By the Numbers
In-store shopping isn’t going anywhere, even if e-commerce will continue to grow.
The apocalypse was supposed to be upon us. A combination of pandemic-induced lockdowns and the growing competitive presence of e-commerce would bring obsolescence to the brick-and-mortar shopping experience, right? Vacancy rates would rise, and rents and property values would tumble. The saving grace for owners would be repurposing, but even that was shrouded in uncertainty due to the necessity of large capital infusions and the presence of restrictive zoning laws.
Fast forward 18 months and it comes as a surprise to many that the apocalypse has been canceled. The retail sector of commercial real estate is holding steady. The vacancy rate, while slightly elevated from its long-term average of about 10 percent, is now hovering around 10.5 percent and is even showing signs of trending downward. This steadiness is due to both the demand and supply sides of the equation. While net absorption declined a bit during 2020, the level of stress pales in comparison to the sector’s experience during the Great Financial Crisis more than a decade ago. On the supply side, inventory growth for retail has slowed considerably during the last 18 months and even prior to the pandemic. Due to uncertainty surrounding the sector, developers have proceeded with caution over the last few years, and this has undoubtably helped prop up performance of existing properties while buoying optimism for the sector.
While steadiness at the national level is certainly a positive, we are not so naive as to suggest that headwinds do not exist, or that all assets will perform equally in the coming years. E-commerce has slowly but surely become a greater presence in our society and will undoubtable place negative pressure on the sector. The e-commerce share of total retail sales has increased from about 1 percent at the turn of the century to its current level of a shade over 13 percent. It’s also interesting to note that the level peaked at only 15.7 percent during the COVID-19 lockdowns. Yes, some malls were closed, and a smattering of households ordered their groceries online for the first time, but overall, people still found their way to brick-and-mortar retail as needed.
As the pandemic has waned, especially during the spring and summer of this year, shoppers, many flush with stimulus cash, enthusiastically embraced in-person experiential retail (including eating and drinking establishments). But that wasn’t all — sales figures show an uptick in apparel and department store spending. Consumers were buying products in person that they could have been purchased online. This certainly has given brick-and-mortar retailers hope that shopping habits may not have permanently shifted. With this said, we still expect e-commerce’s share of the market to increase, likely to 20 percent by the end of this decade, but the growth path is likely not as severely sloped, and the equilibrium level may not be as significant as many once thought.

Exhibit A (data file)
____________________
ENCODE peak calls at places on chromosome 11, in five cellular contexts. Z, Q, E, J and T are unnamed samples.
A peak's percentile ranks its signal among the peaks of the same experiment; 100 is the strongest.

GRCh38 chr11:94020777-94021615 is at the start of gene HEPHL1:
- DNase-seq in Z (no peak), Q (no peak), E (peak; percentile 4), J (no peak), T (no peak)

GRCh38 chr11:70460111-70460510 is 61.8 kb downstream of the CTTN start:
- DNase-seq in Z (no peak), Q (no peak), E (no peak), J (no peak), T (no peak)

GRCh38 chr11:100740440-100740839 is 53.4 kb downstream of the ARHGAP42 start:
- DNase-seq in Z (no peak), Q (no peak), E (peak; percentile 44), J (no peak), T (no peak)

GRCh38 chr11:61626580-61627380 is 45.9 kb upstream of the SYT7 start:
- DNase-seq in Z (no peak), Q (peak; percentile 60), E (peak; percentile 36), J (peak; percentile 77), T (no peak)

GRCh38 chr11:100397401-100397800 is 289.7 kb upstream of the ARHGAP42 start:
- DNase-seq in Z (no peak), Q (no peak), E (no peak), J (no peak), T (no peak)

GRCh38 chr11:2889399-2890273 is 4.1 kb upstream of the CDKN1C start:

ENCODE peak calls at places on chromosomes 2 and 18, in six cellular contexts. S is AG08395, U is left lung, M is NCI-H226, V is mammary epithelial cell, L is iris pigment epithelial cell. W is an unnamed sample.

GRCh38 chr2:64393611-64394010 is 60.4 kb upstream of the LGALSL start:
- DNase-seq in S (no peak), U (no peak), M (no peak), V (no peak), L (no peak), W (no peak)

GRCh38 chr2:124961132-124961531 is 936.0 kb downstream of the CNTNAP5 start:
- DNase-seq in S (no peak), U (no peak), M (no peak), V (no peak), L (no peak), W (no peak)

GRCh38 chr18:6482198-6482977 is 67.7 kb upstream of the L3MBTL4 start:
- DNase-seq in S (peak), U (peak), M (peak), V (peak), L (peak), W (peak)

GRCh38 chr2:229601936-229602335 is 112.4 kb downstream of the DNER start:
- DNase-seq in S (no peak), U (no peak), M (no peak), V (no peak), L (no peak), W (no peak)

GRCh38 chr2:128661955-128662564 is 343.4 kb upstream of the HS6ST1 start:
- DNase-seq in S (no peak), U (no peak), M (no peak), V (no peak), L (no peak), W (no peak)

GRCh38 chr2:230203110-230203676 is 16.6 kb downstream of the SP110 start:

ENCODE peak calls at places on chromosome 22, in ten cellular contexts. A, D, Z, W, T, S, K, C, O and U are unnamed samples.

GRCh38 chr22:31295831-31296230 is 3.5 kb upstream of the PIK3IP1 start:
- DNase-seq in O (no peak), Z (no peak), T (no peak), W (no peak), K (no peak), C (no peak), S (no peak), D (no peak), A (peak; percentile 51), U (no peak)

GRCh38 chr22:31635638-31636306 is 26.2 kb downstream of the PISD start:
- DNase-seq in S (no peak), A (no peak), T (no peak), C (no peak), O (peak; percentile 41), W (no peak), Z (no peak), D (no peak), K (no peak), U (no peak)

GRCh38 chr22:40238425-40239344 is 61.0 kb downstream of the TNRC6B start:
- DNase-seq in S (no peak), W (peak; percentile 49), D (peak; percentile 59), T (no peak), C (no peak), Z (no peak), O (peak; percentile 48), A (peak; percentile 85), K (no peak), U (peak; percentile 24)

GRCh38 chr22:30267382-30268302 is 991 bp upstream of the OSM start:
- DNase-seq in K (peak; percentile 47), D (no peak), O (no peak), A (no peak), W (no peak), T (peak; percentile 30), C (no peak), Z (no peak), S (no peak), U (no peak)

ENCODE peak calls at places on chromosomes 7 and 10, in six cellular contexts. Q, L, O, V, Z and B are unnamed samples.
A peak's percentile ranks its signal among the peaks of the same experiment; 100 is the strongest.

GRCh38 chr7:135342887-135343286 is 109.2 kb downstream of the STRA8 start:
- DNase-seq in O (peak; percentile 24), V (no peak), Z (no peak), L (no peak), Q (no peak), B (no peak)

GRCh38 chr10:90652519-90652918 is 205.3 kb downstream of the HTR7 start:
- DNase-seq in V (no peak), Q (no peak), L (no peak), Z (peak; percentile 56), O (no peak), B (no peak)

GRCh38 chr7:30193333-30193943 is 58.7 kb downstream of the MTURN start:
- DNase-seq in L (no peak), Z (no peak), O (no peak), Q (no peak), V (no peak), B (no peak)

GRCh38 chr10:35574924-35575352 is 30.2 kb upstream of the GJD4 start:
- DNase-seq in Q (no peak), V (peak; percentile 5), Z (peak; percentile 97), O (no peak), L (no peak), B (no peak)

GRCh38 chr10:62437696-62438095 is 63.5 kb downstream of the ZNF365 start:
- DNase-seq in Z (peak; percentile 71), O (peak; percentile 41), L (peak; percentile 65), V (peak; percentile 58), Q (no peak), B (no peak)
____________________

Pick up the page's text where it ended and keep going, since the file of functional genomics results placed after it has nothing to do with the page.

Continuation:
Still, laggards do exist in the retail industry, which have ramifications for asset performance. A common occurrence during economically difficult times is an acceleration of the clearing out of struggling firms or industries. This phenomenon is undoubtably happening now. Twentieth-century stalwarts of the retail landscape are now giving way to a new breed. Traditional department stores such as JCPenney, Sears, and Macy’s have closed many of their locations and are looking to renovate or alter their business model to remain relevant. But other retailers are expanding their footprints. Target continues to enter more urban areas, Dick’s Sporting Goods has found life in a new breed of outdoor enthusiasts, and even companies such as Nike have found value in created showroom and customization space in this new era of retail.
It was clear in the data that larger, well-kept properties in locations with quality transportation infrastructure were holding up very well against the barrage of e-commerce competition.
Variation at the asset level has also been noted, in particular with indoor shopping malls. In a recent research paper, Moody’s found a strong correlation between space market performance and certain characteristics of the property like age and size, as well as characteristics of the tenant mix. It was clear in the data that larger, well-kept properties in locations with quality transportation infrastructure were holding up very well against the barrage of e-commerce competition. In contrast, older smaller-scale malls with limited tenant and experiential diversity have tended to struggle.
In summary, brick-and-mortar retail real estate is far from dead. We are noticing an evolution and an exposure of weak assets at least partially due to the pandemic, but the sector still has a solid mid- and long-term future. After a bumpy next year or two for retail, we expect the national vacancy rate for the sector to trend back down toward a sub-10 percent level and rents to grow at a reasonable average of about 2 percent per year.